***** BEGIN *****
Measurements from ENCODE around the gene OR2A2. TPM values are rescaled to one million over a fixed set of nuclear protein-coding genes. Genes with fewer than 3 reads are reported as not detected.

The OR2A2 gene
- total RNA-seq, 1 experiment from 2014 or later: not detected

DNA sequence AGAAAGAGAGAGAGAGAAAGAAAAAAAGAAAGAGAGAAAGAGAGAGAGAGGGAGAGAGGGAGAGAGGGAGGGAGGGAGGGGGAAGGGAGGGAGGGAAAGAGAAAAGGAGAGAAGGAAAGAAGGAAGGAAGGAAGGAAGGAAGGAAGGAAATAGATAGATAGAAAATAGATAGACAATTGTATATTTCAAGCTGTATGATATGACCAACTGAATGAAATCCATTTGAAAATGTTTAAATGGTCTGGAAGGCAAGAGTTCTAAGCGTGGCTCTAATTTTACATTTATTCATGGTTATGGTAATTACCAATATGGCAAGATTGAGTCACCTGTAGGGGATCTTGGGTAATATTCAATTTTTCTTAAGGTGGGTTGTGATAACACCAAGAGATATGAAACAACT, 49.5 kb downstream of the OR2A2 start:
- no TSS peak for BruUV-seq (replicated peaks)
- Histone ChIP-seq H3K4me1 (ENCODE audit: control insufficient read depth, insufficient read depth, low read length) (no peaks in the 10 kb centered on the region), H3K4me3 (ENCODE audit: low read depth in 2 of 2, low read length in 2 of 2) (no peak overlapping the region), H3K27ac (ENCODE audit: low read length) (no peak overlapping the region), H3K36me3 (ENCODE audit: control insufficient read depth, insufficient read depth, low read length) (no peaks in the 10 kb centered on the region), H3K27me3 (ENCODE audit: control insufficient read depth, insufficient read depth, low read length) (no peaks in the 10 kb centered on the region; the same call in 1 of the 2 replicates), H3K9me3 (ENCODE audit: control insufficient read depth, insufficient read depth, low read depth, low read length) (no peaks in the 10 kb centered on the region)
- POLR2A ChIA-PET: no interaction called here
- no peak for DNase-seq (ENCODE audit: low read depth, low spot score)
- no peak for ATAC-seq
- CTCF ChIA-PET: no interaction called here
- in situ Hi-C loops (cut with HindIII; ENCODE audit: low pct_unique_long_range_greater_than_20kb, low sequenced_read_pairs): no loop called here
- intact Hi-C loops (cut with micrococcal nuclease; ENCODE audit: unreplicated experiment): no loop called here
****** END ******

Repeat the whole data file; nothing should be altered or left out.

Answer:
Measurements from ENCODE around the gene OR2A2. TPM values are rescaled to one million over a fixed set of nuclear protein-coding genes. Genes with fewer than 3 reads are reported as not detected.

The OR2A2 gene
- total RNA-seq, 1 experiment from 2014 or later: not detected

DNA sequence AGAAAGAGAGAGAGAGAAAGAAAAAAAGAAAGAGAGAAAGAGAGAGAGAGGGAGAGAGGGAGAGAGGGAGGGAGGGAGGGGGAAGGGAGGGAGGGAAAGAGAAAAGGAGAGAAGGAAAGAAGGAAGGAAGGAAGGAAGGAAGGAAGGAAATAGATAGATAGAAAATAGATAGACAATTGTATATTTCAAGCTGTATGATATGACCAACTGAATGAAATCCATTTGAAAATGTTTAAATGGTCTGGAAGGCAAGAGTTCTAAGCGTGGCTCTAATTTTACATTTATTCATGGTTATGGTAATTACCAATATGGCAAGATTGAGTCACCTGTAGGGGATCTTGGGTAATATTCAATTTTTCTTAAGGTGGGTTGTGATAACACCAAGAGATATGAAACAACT, 49.5 kb downstream of the OR2A2 start:
- no TSS peak for BruUV-seq (replicated peaks)
- Histone ChIP-seq H3K4me1 (ENCODE audit: control insufficient read depth, insufficient read depth, low read length) (no peaks in the 10 kb centered on the region), H3K4me3 (ENCODE audit: low read depth in 2 of 2, low read length in 2 of 2) (no peak overlapping the region), H3K27ac (ENCODE audit: low read length) (no peak overlapping the region), H3K36me3 (ENCODE audit: control insufficient read depth, insufficient read depth, low read length) (no peaks in the 10 kb centered on the region), H3K27me3 (ENCODE audit: control insufficient read depth, insufficient read depth, low read length) (no peaks in the 10 kb centered on the region; the same call in 1 of the 2 replicates), H3K9me3 (ENCODE audit: control insufficient read depth, insufficient read depth, low read depth, low read length) (no peaks in the 10 kb centered on the region)
- POLR2A ChIA-PET: no interaction called here
- no peak for DNase-seq (ENCODE audit: low read depth, low spot score)
- no peak for ATAC-seq
- CTCF ChIA-PET: no interaction called here
- in situ Hi-C loops (cut with HindIII; ENCODE audit: low pct_unique_long_range_greater_than_20kb, low sequenced_read_pairs): no loop called here
- intact Hi-C loops (cut with micrococcal nuclease; ENCODE audit: unreplicated experiment): no loop called here